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Hyperamylasemia and acute pancreatitis after pancreatoduodenectomy: Two different entities

Published:September 25, 2020DOI:https://doi.org/10.1016/j.surg.2020.07.050

      Abstract

      Background

      Serum amylase activity greater than the institutional upper limit of normal (hyperamylasemia) on postoperative day 0-2 has been suggested as a criterion to define postoperative acute pancreatitis after pancreatoduodenectomy, but robust evidence supporting this definition is lacking.

      Background

      To assess the clinical impact of hyperamylasemia after pancreatoduodenectomy and to define postoperative acute pancreatitis.

      Methods

      Data of 1,235 consecutive patients who had undergone pancreatoduodenectomy between January 2010 and December 2014 were extracted from a prospective database and analyzed. Postoperative acute pancreatitis was defined based on the computed tomography severity index. Logistic regression modeling was used to calculate the postoperative acute pancreatitis rate of the entire study population.

      Results

      Hyperamylasemia on postoperative day 1 was found in 52% of patients after pancreatoduodenectomy. Patients with hyperamylasemia on postoperative day 1 had statistically significantly greater morbidity and mortality than patients with a normal serum amylase activity on postoperative day 1 with the rates of postoperative pancreatic fistula of 14.5% vs 2.1%, and 90-day mortality of 6.6% vs 2.2%, respectively. Of the 364 patients who underwent postoperative computed tomography, 103 (28%) had radiologic signs of acute pancreatitis, thus defining them as having postoperative acute pancreatitis by our definition. Logistic regression modeling showed a 14.7% rate of postoperative acute pancreatitis for the entire patient cohort and 29.2% for patients with hyperamylasemia on postoperative day 1. Outcomes of patients with postoperative acute pancreatitis defined based on the computed tomography severity index showed a rate of postoperative pancreatic fistula of 32.4% and a 90-day mortality rate of 11.8%, which were worse than those of patients with hyperamylasemia on postoperative day 1 alone.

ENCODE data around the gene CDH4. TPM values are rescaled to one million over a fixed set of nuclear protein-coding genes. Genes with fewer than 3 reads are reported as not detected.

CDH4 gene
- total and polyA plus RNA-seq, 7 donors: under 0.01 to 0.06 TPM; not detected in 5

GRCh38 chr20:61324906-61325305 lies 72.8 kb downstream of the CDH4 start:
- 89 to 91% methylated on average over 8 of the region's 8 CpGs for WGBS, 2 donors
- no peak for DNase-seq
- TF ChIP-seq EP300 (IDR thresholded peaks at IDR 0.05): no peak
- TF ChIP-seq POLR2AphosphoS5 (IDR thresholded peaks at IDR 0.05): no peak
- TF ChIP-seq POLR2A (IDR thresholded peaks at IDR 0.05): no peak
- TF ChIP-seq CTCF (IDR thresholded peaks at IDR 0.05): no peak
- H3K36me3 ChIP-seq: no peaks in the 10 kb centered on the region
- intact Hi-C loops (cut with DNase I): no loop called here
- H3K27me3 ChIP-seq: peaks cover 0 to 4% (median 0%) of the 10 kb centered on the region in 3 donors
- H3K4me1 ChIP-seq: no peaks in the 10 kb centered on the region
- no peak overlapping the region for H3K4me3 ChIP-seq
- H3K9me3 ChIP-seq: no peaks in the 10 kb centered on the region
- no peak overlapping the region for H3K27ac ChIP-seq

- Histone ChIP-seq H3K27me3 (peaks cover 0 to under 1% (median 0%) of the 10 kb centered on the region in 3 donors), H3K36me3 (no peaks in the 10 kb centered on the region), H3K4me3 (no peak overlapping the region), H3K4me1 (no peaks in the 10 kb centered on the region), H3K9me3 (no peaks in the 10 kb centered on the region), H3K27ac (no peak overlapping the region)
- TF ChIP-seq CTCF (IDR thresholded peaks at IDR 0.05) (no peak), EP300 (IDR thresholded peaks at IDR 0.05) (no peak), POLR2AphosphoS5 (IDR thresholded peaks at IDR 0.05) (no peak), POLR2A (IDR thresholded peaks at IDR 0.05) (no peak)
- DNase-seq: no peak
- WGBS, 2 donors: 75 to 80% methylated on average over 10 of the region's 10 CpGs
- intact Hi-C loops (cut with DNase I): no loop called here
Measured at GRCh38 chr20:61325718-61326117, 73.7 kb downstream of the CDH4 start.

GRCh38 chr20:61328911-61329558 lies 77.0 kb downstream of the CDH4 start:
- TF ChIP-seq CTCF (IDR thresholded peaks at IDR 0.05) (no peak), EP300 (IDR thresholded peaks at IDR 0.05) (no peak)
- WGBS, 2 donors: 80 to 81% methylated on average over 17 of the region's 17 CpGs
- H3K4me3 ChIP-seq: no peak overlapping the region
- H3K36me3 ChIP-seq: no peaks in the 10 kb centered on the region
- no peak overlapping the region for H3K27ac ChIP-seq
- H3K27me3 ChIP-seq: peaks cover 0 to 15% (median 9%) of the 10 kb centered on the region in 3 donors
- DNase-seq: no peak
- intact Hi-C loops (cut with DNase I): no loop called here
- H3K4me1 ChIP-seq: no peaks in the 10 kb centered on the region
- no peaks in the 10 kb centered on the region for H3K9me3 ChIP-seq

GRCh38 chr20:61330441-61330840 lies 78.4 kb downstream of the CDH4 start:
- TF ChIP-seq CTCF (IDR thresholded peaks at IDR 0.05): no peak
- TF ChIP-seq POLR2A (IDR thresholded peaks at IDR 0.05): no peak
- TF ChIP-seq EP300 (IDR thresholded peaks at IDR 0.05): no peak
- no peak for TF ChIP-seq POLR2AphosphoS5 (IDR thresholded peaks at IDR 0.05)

Conclusion

      Hyperamylasemia on postoperative day 1 is a frequent finding after pancreatoduodenectomy, but hyperamylasemia on postoperative day 1 alone is not synonymous with postoperative acute pancreatitis because only 29.2% of such patients have acute pancreatitis based on computed tomography findings. Postoperative acute pancreatitis is a dangerous complication after pancreatoduodenectomy, but its prevalence, according to the gold standard of CT, is not as high as reported previously. Our data suggest that hyperamylasemia on postoperative day 1 and postoperative acute pancreatitis are 2 different entities.
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